Washington is rumored to be investigating a Milwaukee-based cybersecurity and software company providing services used in America’s power grid, the U.S. Navy, and Coast Guard for a potential security breach involving “access to software codes” by employees at a facility in Dalian, China.
The May 10 article by The Wall Street Journal alleges that “according to U.S. officials and documents reviewed” Rockwell Automation is the subject of a federal investigation “focused on employees based at the company’s facility in Dalian, China, who might have access to software codes that connect with those computer systems.”
WSJ states documents it viewed involve “the inspectors general at the Energy Department and the Defense Department as well as the Justice Department’s Commercial Litigation Branch.”
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Specifically, the Journal cites a Memorandum of Investigative Activity dated as far back as Jan. 24 that “details testimony from a whistleblower interviewed by government investigators from the three agencies” surrounding “potential vulnerabilities that might allow access from China to critical U.S. government and industrial infrastructure and computer systems.”
Exact details are very sparsely provided in the article. However, the Journal summarizes the Memorandum as citing the undefined whistleblower as alleging that “Rockwell does its code development, support and patching—updating software to fix vulnerabilities—using only Chinese nationals at the facility in Dalian.”
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The outlet was careful to caveat that neither the anonymous officials it spoke with nor the documents viewed “suggest that Rockwell has any current vulnerabilities in its products’ software codes.”
A spokesperson for Rockwell was paraphrased as stating “the company hasn’t been notified of any investigation related to the company’s work in Dalian but would fully cooperate if it receives such a notification.”
Declining to comment was the Energy Department and its Office of Inspector General, while the Commercial Litigation Branch of the Justice Department and the Pentagon’s Office of Inspector General simply did not respond to requests for comment, WSJ stated.
Rockwell’s position in the mainland is not new, dating back to the era of the notorious and now-deceased former Communist Party Chairman Jiang Zemin.
On July 9, 2014, the company celebrated the 20th anniversary of its “software research and development campus in Dalian,” according to a company press release.
In the missive, former CEO and Chairman Keith Nosbusch invoked the Internet of Things and its role in China’s industrial and manufacturing sector. In the process, Nosbusch hinted at the extent to which his company’s software may reach when he stated, “Manufacturers now need to connect smart devices, machines and processes across the whole plant floor, tightly bridge their manufacturing facilities to the rest of the enterprise, and link the entire supply chain.”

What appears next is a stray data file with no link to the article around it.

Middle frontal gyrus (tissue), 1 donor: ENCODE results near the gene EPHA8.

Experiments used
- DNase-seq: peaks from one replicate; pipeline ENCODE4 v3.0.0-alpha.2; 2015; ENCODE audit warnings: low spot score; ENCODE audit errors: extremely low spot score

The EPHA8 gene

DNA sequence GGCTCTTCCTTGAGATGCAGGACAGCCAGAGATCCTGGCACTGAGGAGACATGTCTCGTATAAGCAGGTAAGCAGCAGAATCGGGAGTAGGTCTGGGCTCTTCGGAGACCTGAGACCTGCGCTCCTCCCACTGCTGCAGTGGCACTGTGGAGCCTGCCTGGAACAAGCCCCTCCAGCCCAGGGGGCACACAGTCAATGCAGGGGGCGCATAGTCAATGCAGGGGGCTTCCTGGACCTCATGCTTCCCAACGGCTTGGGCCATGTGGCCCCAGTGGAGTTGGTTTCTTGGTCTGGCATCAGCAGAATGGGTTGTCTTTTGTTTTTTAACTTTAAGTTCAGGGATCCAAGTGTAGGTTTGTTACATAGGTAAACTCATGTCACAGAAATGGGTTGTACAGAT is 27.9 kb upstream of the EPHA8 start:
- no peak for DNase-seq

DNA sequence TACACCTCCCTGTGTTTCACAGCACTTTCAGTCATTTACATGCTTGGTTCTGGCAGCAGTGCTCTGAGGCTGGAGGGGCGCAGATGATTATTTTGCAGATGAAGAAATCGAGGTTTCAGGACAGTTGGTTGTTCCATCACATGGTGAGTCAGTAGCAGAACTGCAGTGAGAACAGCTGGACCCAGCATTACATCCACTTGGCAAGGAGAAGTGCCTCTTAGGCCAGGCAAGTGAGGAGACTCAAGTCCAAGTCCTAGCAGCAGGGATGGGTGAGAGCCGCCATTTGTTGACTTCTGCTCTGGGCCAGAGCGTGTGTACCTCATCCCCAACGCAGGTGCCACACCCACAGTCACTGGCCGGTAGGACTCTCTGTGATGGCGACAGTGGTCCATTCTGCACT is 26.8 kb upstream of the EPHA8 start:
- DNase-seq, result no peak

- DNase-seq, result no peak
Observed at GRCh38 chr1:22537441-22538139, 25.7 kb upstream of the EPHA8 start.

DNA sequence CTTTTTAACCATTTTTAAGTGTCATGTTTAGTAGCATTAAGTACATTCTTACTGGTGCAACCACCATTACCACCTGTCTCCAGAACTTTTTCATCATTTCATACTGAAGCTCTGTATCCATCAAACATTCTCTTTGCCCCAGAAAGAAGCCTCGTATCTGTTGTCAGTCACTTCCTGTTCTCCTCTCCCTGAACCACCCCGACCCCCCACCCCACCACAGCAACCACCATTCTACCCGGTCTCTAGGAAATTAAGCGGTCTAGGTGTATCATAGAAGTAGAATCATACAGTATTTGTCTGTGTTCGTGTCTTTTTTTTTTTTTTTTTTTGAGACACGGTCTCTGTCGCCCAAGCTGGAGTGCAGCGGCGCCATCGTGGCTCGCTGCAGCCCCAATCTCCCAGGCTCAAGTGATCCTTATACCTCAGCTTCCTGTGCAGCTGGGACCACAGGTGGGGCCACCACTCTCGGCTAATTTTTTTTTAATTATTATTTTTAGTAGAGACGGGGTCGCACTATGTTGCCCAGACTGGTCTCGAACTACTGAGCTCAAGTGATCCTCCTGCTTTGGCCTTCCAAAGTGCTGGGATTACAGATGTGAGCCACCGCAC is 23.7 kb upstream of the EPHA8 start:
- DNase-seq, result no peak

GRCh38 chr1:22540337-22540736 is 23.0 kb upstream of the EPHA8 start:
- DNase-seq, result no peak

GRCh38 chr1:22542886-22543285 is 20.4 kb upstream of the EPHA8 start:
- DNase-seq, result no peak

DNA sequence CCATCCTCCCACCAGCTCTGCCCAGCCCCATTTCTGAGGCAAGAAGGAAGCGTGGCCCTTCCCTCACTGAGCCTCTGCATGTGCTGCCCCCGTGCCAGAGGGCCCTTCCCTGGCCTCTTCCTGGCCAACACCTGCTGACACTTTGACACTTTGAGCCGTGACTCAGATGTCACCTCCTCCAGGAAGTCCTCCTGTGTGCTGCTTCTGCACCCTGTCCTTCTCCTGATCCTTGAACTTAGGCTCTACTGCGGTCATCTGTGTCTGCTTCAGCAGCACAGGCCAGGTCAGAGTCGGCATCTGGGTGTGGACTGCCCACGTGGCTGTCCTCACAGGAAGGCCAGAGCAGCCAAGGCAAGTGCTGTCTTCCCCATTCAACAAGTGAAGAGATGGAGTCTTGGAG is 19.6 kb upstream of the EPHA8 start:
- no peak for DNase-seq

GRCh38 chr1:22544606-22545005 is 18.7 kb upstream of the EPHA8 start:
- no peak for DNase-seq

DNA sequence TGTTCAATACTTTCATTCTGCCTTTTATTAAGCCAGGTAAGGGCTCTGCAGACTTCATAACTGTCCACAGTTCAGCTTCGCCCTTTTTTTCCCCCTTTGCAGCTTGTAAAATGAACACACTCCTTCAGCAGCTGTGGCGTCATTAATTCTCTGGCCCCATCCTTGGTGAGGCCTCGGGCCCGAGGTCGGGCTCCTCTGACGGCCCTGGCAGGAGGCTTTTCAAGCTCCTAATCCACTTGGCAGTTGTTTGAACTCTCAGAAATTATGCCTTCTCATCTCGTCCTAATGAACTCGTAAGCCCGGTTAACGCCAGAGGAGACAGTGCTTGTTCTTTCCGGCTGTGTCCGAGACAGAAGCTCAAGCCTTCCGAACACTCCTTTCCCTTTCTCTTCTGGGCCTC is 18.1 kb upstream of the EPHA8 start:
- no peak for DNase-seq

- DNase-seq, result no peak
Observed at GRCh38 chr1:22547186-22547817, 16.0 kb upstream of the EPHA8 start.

“This will require moving from simply automating labor to leveraging information; changing pockets of expertise to global collaboration; and mitigating risk by transitioning systems from open to open-and-secure. We call this vision – The Connected Enterprise,” Nosbusch added.
In coverage on the alleged investigation, USA Today clone Milwaukee Journal Sentinel (MJS) quoted a Rockwell spokesperson as stating it does not expect the investigation to “have a material impact on our business.”
The representative added, “There has been no report or other indication that these practices and protocols have been breached or that any of our products have been intentionally compromised” while pointing to an “insider risk program” Rockwell employs.
MJS summarized the program as “to monitor the movement of sensitive information and identify unauthorized downloads and other violations of its processes, and also partners in a vulnerability disclosure program with the U.S. Department of Homeland Security and other agencies.”
Rockwell stock was primarily unaffected by the news, declining from $278 to $267 the day of the WSJ article before clawing back the majority of its losses, closing on Monday, May 15 at $274.14.
Despite the severity of the implications in the Journal’s exclusive, the story was very sparsely covered in network media. The only major reports were a 188-word rehash issued by the Reuters wire service and an opinion article published by Bloomberg.
Bloomberg columnist Brooke Sutherland penned a piece titled Rockwell Investigation Would Show US Paranoia on China that served as something of a truther informative waxing around the existence of Rockwell’s Dalian facility itself.
Sutherland opened with the thesis: “If a 29-year-old software development facility in China can come under US government scrutiny, the American manufacturing complex is more vulnerable to rising geopolitical tensions than previously thought.”
Citing the very modest decline in Rockwell stock price, which had previously traded inside of a 9.38 percent consolidation range over the 57 days prior to the story, Sutherland regretted, “It’s not helpful that the mere existence of this facility appears to have caught investors and analysts who follow the company closely by surprise.”
Bloomberg paraphrased Rockwell as clarifying, “The company doesn’t use Chinese facilities to develop software embedded in its devices that control the operations of a machine or processes, and it conducts all vulnerability testing in the US. Development for products that are designed for remote access isn’t done in China, and none of the products worked on are cloud-based.”